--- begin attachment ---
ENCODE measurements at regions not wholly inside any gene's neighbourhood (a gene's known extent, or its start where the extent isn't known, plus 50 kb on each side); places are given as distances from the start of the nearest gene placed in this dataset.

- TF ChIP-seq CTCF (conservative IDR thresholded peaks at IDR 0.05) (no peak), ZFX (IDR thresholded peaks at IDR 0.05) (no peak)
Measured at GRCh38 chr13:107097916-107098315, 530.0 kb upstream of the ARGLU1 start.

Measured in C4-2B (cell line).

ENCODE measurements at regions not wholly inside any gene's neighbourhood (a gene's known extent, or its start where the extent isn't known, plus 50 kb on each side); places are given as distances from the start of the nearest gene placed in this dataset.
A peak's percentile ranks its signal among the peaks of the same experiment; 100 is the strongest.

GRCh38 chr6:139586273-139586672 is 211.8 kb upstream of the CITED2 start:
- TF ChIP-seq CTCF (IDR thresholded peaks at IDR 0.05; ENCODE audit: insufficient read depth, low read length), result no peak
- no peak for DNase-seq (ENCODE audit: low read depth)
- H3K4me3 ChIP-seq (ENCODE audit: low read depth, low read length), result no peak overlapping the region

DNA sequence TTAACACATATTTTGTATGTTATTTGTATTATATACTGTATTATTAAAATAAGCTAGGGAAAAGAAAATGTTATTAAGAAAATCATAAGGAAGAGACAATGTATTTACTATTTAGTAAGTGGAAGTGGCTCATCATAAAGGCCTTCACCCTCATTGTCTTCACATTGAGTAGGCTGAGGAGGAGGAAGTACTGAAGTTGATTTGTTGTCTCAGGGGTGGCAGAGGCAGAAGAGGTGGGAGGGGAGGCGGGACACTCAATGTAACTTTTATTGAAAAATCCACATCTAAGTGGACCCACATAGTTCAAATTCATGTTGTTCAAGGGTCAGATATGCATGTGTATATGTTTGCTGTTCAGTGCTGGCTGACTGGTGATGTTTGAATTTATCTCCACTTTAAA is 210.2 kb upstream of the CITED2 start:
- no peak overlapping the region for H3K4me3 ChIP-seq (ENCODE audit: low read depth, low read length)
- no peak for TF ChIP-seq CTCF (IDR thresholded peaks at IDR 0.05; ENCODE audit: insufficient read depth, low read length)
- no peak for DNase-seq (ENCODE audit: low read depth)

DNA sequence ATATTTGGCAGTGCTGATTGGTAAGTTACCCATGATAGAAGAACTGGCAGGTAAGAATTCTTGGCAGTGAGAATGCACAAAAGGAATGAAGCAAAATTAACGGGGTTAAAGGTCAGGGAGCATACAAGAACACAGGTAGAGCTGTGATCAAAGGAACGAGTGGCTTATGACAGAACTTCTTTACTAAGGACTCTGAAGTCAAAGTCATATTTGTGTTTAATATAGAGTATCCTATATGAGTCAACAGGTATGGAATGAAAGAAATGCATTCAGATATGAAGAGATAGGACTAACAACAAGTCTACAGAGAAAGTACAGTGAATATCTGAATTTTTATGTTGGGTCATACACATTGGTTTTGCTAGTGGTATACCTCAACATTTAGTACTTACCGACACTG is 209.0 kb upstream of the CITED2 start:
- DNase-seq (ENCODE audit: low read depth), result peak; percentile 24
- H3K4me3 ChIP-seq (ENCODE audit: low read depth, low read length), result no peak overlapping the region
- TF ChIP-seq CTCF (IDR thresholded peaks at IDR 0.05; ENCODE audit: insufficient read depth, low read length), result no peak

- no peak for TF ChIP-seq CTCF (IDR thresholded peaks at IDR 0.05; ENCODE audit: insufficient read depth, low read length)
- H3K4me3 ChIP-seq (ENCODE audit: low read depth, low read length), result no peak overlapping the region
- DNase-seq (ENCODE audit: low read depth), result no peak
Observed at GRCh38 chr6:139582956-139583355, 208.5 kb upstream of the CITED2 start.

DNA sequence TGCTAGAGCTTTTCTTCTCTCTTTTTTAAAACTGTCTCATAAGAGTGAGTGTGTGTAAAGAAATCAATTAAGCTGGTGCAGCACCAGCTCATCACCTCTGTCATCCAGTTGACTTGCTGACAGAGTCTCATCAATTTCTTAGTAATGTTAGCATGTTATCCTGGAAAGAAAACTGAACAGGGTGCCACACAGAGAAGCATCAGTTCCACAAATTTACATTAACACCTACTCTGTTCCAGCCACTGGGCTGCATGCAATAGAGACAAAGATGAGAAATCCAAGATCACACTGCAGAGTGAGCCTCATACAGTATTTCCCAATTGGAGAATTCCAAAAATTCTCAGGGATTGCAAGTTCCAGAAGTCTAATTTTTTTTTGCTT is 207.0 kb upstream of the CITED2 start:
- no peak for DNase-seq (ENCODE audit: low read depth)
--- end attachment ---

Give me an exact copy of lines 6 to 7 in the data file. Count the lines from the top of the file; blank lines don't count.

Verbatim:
A peak's percentile ranks its signal among the peaks of the same experiment; 100 is the strongest.

GRCh38 chr6:139586273-139586672 is 211.8 kb upstream of the CITED2 start: